The Silkroad Ensemble played its debut Colorado concert on Thursday at CU’s Macky Auditorium.
Founded by Yo-Yo Ma in 1998, the Silkroad Ensemble explores “what happens when strangers meet”. The ensemble’s original instrumentation was inspired by music encountered along the historic silk road, which was the largest trading route between Asia and Eastern Europe from 200 B.C. to 1450 A.D.
Yo-Yo Ma brought together this diverse group of musicians who have collaborated for two decades to combine American music with music from other cultures in revolutionary ways. They have recorded seven albums, one of which won a Grammy in 2016 for Best World Music Album. The group now includes the Japanese shakuhachi, Korean janggu, Galician bagpipes and Celtic harp — although not all of these instruments were included in Thursday’s program.
Silkroad began the concert with a long and dramatic piece named “Caronte,” which lasted nearly 15 minutes. Composed by the Galician bagpiper Cristina Pato, the song symbolized the ferryman’s journey across the river Styx to “bring souls of the living … to the realm of the dead,” as Pato herself walked across the stage.
Eclectic sounds rang through the auditorium, at first seeming like several pieces from different countries were being played at the same time. Galician bagpipes blared an Arabic melody amid percussive sounds of a tambourine and Indian tabla drum while two violins, a clarinet, a cello and a double bass played a dark accompaniment with a plucked Chinese pipa. Suddenly, the volume dropped to a peaceful lull, a quiet clarinet solo playing over percussive strumming on the pipa. The piece alternated between these two extremes, finishing with a jazzy clarinet solo morphing into the original Arabic melody.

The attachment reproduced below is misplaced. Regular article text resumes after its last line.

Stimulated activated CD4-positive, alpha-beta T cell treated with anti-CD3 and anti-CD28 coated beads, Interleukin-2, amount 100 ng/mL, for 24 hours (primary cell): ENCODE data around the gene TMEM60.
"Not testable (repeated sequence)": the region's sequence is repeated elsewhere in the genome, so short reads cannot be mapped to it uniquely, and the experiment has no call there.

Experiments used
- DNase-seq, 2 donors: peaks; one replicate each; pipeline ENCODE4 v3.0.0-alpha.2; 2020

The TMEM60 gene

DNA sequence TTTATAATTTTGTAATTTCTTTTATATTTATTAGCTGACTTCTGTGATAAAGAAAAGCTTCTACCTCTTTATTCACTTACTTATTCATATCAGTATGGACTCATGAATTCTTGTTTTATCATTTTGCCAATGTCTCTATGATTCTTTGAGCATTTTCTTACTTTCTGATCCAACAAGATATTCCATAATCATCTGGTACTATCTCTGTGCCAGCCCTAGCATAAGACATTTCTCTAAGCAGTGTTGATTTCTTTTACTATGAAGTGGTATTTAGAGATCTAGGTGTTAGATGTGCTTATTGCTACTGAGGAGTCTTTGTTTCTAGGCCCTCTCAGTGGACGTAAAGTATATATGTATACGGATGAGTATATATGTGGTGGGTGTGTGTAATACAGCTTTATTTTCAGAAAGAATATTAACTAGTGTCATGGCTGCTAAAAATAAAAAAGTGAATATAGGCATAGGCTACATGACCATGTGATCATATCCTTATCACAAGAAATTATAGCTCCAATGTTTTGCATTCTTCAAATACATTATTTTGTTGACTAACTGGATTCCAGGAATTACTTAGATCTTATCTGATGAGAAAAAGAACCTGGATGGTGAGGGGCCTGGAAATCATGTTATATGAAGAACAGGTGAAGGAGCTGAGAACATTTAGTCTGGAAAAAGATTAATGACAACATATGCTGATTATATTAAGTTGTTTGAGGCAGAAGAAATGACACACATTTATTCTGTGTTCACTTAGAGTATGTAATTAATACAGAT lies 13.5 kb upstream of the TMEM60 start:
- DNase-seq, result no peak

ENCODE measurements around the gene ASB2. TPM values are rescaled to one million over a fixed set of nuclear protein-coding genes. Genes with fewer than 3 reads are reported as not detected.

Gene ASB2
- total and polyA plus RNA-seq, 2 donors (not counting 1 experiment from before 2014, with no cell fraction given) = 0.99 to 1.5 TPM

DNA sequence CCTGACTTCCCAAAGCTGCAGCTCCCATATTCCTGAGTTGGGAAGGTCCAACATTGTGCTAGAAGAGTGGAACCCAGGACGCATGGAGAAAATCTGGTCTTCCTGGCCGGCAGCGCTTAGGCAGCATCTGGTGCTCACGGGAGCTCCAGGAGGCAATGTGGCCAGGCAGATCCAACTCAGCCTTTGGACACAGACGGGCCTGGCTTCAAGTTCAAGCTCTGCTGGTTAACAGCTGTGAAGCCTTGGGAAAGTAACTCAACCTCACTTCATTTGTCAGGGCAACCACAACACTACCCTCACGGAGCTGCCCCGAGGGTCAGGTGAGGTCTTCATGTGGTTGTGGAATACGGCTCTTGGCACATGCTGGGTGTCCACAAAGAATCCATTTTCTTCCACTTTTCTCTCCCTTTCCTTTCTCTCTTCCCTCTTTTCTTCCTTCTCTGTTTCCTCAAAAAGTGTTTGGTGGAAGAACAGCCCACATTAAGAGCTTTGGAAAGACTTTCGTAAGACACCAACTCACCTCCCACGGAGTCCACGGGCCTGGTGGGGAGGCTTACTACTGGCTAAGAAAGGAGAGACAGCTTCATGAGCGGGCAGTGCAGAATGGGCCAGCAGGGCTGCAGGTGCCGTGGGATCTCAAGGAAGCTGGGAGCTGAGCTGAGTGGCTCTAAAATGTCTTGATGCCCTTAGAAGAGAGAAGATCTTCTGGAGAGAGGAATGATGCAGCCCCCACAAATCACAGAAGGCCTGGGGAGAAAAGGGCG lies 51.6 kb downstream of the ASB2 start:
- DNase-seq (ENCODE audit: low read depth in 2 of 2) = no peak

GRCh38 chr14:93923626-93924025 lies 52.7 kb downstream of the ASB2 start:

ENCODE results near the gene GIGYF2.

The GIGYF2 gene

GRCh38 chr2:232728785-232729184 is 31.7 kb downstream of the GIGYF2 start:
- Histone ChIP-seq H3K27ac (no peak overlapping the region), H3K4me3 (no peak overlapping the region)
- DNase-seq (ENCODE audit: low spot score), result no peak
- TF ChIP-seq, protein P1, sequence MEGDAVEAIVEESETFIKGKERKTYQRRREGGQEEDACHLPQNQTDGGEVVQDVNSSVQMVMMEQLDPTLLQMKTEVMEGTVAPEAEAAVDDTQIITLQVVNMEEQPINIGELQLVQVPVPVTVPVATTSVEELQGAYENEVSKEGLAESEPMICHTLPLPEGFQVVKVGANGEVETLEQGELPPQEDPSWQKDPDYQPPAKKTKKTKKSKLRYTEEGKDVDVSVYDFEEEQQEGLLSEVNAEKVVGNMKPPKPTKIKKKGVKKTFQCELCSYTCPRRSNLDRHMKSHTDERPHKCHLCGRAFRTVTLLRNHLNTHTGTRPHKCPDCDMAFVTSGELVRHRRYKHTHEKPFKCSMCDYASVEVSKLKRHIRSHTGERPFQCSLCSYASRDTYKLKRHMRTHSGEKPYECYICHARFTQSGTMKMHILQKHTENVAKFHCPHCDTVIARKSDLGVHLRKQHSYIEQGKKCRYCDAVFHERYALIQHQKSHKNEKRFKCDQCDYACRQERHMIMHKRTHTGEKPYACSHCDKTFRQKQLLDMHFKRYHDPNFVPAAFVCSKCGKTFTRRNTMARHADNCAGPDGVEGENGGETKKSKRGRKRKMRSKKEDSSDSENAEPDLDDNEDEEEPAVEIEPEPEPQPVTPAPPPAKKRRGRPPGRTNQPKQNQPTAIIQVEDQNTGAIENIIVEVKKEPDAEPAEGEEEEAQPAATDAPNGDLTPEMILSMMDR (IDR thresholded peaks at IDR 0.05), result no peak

From there, the program continued to showcase unique and often strange cultural collaborations. “Ghanaia,” the second piece, presented rhythms from Ghana on the xylophone along with tabla and tambourine solos. During the solo, the tabla player used a metal hammer to create squealing pitch changes while still tapping away at lightning speed.
Then, the pace slowed for a bit with “Night Thoughts” by Silkroad’s pipa player, Wu Man. A duet for pipa and clarinet, the piece was based on a ninth century folksong from western China. A peaceful clarinet melody echoed through the auditorium above the pipa’s distinctive tremolo and plucked notes. However, the dynamic group’s tempo changed. They ended the first half with a piece inspired by both Venezuelan and Galician music called “Migrations Suite,” once again featuring the booming bagpipes.
The second half began with most of the group back onstage for “Tarang,” meaning currents, by Silkroad’s tabla player Sandeep Das. The piece was a wonderful sharing of ideas, with many sections of question and answer between different instruments, especially the percussion section. Then came a simple title, “Duo” with cellist Mike Block and Wu Man. An outrageous yet satisfying cultural mashup, the piece combined the traditional Chinese song “Dance of Golden Dragon” with an American fiddle tune.
The night finished with “Air to Air” by Osvaldo Golijov, a commission for the Silkroad Ensemble. The piece was lovely. It featured Arabic melodies and pre-recorded vocal tracks of speech in a foreign language. However, the titles were even more beautiful and emotive than the piece itself, including a movement called “Wah Habibi” or “My Beloved.”
The concert was eccentric and unforgettable. Silkroad showed us the beauty in differences and celebrated collaboration among people of all nationalities.
Contact CU Independent Arts Writer Isabelle Fincher at Isabelle.Fincher@colorado.edu.